The restrictions on travelers from 26 European countries went into effect at midnight Friday, with the measure expanding to Britain and Ireland on Monday. Americans can still return home from those countries but are being funneled to 13 airports set up to screen them.
Travelers arriving at Dulles International Airport Sunday, one of the designated airports, reported short waits, but only limited screening. One passenger showed a reporter a photocopied form asking for basic information on their health and where they had been. Another shared guidance from the CDC about staying home and keeping watch for symptoms of covid-19.
D.C. resident Nik Kowsar, 50, said he was surprised that the only question he encountered while passing relatively quickly through customs at Dulles after flying in from London was: “Do you have any health conditions to declare?”
“I thought they were going to be screening everyone and checking temperatures,” Kowsar said.
Kowsar said he had been scheduled to return home Tuesday, but moved up his flight Saturday night after seeing photos online of passengers stuck in crowded, hours-long delays at Chicago’s O’Hare airport Saturday as they awaited screening.
“The flight wasn’t that full last night, but there weren’t many empty seats, so many other people made that decision as well,” Kowsar said.
A CBP spokesman said the agency was using “a combination of traveler history records, officer questioning and observation, and self-declarations to identify travelers requiring enhanced health screening.”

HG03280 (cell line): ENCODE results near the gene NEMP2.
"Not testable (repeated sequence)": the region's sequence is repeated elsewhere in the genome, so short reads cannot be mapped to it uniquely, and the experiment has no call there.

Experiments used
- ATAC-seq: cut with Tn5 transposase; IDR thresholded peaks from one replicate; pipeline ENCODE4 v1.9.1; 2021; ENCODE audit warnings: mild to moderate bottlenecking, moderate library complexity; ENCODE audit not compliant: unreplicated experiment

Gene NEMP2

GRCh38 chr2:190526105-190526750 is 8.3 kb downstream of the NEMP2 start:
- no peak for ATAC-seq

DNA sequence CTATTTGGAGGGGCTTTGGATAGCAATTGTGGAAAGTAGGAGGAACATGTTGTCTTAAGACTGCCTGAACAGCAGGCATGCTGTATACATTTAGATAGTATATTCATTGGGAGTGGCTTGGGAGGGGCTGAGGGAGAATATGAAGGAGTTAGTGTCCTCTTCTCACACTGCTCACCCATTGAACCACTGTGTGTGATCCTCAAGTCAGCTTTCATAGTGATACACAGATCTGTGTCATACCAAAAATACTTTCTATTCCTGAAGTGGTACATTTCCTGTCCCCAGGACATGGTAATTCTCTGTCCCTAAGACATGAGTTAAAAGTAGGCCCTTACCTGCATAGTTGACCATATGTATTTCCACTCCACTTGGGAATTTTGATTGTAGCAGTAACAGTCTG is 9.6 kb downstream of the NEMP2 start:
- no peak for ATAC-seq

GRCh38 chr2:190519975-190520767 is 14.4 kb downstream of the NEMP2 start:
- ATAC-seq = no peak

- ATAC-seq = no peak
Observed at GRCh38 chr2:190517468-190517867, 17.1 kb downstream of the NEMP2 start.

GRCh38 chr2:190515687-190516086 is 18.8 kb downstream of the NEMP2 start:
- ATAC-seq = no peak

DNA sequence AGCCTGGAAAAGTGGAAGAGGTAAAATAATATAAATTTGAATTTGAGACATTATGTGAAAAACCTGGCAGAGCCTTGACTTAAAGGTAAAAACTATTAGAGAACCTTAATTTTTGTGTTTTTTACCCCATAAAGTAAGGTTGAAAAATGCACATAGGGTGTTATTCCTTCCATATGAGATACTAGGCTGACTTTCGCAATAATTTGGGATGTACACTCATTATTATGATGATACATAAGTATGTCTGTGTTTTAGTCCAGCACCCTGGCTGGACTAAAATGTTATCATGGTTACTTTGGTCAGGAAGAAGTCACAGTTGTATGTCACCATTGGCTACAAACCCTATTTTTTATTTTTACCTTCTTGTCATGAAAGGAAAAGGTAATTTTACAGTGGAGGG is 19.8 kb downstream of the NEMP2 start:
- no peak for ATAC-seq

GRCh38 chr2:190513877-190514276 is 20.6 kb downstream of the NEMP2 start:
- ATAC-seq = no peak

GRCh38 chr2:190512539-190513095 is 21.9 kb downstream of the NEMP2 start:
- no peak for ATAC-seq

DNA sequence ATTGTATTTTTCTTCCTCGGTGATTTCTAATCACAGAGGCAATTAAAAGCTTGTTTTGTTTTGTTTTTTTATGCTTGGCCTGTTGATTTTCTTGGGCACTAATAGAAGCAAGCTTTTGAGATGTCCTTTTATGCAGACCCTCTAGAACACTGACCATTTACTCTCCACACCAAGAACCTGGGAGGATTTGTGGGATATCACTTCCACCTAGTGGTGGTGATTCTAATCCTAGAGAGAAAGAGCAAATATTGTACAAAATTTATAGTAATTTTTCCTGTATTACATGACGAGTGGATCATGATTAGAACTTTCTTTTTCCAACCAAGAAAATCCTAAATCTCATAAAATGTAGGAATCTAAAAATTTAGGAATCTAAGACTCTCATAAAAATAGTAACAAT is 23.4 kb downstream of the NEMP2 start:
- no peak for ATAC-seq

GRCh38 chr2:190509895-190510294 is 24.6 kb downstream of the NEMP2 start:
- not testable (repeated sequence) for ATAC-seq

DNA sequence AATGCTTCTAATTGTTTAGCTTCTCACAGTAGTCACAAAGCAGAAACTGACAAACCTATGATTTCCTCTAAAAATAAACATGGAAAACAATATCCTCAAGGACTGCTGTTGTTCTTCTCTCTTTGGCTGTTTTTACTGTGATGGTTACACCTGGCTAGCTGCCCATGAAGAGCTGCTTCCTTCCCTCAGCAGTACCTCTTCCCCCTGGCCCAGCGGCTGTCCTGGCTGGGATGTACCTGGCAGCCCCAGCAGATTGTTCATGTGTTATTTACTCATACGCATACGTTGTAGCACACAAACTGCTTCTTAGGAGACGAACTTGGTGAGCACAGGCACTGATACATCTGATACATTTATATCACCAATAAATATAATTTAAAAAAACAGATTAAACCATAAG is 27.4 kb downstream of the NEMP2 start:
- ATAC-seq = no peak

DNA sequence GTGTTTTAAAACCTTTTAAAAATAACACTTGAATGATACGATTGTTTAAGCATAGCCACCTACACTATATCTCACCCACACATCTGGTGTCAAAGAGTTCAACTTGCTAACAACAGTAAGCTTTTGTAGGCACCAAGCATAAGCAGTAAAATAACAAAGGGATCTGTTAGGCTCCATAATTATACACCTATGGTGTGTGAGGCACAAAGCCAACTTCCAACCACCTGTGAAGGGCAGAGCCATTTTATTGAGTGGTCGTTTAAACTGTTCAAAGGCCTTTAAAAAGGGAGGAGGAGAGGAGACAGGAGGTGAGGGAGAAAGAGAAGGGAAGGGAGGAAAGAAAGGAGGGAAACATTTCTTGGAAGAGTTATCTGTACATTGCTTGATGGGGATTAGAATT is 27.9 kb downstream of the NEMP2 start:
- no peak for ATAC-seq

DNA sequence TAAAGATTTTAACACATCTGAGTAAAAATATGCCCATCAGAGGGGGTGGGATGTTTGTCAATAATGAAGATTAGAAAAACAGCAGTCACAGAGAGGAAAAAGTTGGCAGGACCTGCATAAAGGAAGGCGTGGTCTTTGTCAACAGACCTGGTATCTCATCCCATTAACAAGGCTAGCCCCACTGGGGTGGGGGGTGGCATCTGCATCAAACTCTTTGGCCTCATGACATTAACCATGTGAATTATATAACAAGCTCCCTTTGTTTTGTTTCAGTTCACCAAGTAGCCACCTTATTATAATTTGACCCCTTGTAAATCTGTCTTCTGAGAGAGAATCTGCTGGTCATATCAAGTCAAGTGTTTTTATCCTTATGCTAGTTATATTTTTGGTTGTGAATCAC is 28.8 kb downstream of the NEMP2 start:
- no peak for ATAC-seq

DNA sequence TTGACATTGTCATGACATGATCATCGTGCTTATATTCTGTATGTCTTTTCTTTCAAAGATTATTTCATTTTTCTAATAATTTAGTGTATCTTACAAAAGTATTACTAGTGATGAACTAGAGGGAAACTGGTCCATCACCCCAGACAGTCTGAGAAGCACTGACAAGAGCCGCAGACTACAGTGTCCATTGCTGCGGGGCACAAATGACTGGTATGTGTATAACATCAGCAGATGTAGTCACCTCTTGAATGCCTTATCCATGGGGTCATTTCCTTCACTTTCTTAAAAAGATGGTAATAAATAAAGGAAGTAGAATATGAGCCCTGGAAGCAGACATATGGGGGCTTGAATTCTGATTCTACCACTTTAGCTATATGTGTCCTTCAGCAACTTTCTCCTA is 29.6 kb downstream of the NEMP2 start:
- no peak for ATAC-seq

Steve and Audrey Boyle, of Finksburg, Md. in Carroll County, said someone checked their temperature with a probe placed near their forehead after they landed at Dulles. They had arrived on a British Airways flight from London, but had filled out paperwork on the airplane saying they had been to Greece. Their cruise also had stopped in Egypt, Turkey, and Cypress, though they were not allowed to disembark in Israel.
Neither of them had a fever, and both said the health screening seemed sufficient.
“I think all they can do is check temperatures and notice if anyone is coughing or sneezing,” said Steve Boyle, 60, who works in construction.
“What else are they going to do?” added his wife, Audrey, 56.
She works part-time as a home health aide and said she planned to stay away from her elderly client for two weeks and would limit her trips outside her home, but would probably go to the grocery store.
“I don’t see myself staying in my house for 14 days,” Audrey Boyle said, “but I can see myself being very careful for 14 days.”
When Trump announced the restrictions last week, public health experts questioned their utility since the disease was already widespread inside the United States. Some passengers pointed out apparent holes in the system, including that they had eight or more hours on board a plane with travelers who had been in some of the worst affected countries, even if they themselves had not.
In a Twitter post late Sunday, Morgan said CBP had increased staffing to deal with the wait times.
Reardon, the union president, said the agency needed to share information from the CDC if it learned that a passenger had become sick after being screened by a CBP officer. He also called for officers to be allowed to use administrative leave if they need to self-quarantine, so as to not take a financial hit, and to be tested at the agency’s expense.
“By definition, their job may put them in harm’s way because they come in contact with international travelers around the clock,” Reardon said.